Legislative / Policy Update
House and Senate. Before adjourning for a two-week recess, the Senate and House last week passed a disapproval resolution to overturn the President’s actions declaring a national emergency in order to divert federal funds to the border wall. Shortly after the President issued his emergency declaration in February, Congress passed its first disapproval resolution, which was then vetoed by the President; the veto was upheld when the House failed to muster a two-thirds majority on an override vote in March. This latest resolution will meet a similar fate since neither the House nor the Senate passed the measure by a margin sufficient to override a veto. Under the National Emergencies Act, Democrats can force a vote on ending Trump’s emergency declaration every six months.
House Impeachment Inquiry. Although most lawmakers are home in their districts, members of three House committees are in town this week and next to hear from officials with insights on the Ukraine investigation. On Wednesday, Oct. 2, the three panels – Intelligence, Foreign Affairs, and Oversight – will hold a closed-door session to depose former U.S. Ambassador to Ukraine Marie Yovanovitch. On Thursday, Kurt Volker, who resigned last week as the President’s special representative for Ukraine, will be deposed. On Friday, Michael Atkinson, the U.S. intelligence community’s inspector general, will brief the three committees. Three State Department officials are on the schedule for next week. Additionally, Secretary of State Mike Pompeo and the President’s personal attorney, Rudy Giuliani, have been subpoenaed for documents pertaining to Ukraine.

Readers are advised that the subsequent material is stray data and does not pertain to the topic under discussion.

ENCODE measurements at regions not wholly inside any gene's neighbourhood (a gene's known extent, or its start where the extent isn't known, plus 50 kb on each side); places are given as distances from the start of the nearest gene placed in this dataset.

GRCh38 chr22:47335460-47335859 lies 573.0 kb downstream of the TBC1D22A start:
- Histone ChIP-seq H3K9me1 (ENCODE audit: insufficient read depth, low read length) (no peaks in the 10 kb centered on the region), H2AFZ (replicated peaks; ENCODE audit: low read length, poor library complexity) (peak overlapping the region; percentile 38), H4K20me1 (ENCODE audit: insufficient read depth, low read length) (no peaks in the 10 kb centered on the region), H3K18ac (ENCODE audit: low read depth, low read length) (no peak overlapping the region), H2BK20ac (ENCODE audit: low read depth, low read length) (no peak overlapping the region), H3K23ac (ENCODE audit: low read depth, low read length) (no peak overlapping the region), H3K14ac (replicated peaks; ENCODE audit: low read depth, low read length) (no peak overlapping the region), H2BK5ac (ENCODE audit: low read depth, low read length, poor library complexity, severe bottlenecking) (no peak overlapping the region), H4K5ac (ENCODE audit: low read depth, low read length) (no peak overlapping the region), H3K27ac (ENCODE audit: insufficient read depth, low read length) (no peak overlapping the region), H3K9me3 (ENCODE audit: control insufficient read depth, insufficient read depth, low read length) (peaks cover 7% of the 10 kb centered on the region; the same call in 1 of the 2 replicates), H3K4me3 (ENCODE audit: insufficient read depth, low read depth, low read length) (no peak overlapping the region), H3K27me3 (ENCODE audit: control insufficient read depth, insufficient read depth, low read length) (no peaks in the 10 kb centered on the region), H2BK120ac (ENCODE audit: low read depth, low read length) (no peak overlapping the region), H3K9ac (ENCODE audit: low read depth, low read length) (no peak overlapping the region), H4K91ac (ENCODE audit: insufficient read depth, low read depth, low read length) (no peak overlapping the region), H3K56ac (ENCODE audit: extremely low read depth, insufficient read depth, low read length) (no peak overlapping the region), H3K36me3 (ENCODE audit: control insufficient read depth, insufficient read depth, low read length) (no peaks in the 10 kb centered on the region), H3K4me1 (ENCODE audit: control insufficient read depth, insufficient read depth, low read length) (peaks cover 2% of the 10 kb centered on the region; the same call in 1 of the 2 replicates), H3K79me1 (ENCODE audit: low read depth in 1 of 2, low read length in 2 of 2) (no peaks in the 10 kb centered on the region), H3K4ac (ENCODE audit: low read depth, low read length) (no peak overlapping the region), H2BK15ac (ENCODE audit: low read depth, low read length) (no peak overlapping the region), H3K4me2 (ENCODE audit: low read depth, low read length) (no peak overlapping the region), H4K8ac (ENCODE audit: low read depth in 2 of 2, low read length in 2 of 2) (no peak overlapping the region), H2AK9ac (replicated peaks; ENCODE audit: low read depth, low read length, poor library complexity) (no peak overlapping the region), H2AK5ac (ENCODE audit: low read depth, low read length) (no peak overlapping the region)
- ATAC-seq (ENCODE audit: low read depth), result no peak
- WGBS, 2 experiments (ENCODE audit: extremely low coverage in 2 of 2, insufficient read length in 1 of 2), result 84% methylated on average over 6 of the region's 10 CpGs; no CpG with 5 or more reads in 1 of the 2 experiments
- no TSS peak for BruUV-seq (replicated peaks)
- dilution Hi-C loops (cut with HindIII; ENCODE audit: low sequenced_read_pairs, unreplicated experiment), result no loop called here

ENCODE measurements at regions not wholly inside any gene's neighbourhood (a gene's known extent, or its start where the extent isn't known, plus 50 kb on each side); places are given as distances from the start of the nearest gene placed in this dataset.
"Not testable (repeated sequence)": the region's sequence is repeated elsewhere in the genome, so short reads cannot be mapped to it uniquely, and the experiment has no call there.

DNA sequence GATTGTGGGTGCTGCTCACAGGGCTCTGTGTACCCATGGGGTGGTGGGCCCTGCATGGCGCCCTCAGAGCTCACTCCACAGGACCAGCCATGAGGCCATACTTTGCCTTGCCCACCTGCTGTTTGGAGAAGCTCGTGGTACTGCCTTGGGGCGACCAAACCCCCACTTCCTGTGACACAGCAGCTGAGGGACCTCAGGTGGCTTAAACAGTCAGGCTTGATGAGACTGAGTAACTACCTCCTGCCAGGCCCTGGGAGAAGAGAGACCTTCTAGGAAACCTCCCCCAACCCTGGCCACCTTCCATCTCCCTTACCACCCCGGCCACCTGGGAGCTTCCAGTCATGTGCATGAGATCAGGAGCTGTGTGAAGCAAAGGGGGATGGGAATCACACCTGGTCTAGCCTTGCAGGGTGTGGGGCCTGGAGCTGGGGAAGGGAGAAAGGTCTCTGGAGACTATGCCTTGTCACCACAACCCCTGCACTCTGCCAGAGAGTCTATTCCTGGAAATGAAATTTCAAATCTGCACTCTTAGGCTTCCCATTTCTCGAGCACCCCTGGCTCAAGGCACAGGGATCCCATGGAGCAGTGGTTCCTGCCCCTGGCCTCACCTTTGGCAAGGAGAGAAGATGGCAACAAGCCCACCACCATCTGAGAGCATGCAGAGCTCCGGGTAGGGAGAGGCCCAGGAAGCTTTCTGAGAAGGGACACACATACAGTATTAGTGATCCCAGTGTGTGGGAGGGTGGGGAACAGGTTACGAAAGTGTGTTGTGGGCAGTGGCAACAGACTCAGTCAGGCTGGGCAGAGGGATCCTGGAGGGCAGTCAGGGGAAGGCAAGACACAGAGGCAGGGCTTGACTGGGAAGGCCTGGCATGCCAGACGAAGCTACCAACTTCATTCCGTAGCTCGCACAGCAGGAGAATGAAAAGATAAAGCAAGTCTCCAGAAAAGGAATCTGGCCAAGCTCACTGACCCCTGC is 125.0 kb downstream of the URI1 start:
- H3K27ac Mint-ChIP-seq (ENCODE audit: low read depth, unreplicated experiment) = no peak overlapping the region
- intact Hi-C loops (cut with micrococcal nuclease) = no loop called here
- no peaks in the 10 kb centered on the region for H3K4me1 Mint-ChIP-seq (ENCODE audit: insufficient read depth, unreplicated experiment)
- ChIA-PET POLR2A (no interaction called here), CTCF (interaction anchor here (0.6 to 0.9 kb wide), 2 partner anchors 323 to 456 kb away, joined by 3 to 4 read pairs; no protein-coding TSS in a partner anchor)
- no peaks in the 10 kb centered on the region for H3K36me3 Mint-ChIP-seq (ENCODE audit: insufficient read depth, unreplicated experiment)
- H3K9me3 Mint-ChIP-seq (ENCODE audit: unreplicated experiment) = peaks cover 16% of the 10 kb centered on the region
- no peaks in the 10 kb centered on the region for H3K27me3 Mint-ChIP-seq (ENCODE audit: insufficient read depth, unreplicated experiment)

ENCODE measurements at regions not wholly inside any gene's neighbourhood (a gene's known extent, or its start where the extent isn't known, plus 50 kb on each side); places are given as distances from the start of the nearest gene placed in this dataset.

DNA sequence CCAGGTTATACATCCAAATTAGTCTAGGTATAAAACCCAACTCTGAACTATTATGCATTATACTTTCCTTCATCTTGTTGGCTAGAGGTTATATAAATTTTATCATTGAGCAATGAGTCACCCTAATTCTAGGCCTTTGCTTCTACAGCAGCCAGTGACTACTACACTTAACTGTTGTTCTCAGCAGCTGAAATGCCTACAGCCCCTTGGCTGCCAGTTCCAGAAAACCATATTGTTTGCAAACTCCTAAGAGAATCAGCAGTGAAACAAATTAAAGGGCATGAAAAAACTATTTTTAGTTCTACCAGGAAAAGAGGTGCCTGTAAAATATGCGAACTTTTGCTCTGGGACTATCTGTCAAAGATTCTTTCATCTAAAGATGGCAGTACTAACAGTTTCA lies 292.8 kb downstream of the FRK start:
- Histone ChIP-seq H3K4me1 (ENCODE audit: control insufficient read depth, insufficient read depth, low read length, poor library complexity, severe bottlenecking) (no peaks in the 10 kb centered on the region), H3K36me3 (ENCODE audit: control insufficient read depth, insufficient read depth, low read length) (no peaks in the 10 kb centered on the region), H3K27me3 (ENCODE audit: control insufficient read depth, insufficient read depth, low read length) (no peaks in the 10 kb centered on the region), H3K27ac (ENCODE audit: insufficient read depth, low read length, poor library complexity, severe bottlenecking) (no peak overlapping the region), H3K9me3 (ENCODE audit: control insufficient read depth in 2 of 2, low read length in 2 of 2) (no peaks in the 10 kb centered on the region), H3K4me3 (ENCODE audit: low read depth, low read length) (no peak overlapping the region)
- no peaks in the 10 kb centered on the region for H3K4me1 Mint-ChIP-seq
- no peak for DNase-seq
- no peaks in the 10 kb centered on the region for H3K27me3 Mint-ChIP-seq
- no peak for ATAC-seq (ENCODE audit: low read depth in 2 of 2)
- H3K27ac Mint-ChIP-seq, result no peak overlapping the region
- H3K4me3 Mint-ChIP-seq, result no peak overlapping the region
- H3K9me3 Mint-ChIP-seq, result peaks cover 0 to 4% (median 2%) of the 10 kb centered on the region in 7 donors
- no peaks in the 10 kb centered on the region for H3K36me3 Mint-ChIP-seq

Continuing Resolution and FY 2020 Spending Bills. On Friday, Sept. 27, President Trump signed a continuing resolution to fund the federal government through Nov. 21, providing lawmakers more time to reach agreement on FY 2020 appropriations bills. Last week, the Senate Appropriations Committee completed work on four more spending bills so that all but three have now been approved by the committee. The remaining three – Labor-HHS-Education, State-Foreign Operations, and Military Construction-Veterans’ Affairs – have been released but are unlikely to see further action for the time being.
Appropriations Committee Chairman Richard Shelby (R-Ala.) and Ranking Member Patrick Leahy (D-Vt.) would like the full Senate to vote on bills approved by the committee with bipartisan support, but that is a decision that will be made by Majority Leader Mitch McConnell. Even if the Senate does take action, Republicans and Democrats must still reach agreement on how much money is available for each of the 12 appropriations bills. Yes, Congressional leaders and the President hammered out a deal in July setting new budget caps for defense and non-defense spending, but the two parties are now at odds over how to apportion that money. In short, Democrats believe that Shelby has allotted too much money to pay for the border wall and not enough money for domestic programs, especially those in the Labor-HHS-Ed bill. Shelby said last week that his staffers have been discussing the allocations with staff for Leahy and House Appropriations Chairwoman Nita Lowey (D-N.Y.). Until a deal is reached, none of the bills will be enacted, and no one would be surprised if another continuing resolution is needed to provide funding after Nov. 21.
USMCA. U.S. Trade Representative Robert Lighthizer and the nine-member House working group are continuing to talk and exchange proposals, with the goal of congressional action this year to approve the U.S.-Mexico-Canada Agreement. The working group on Friday gave Lighthizer its latest counterproposal and is expecting to receive the Administration’s response when lawmakers return in mid-October from their recess.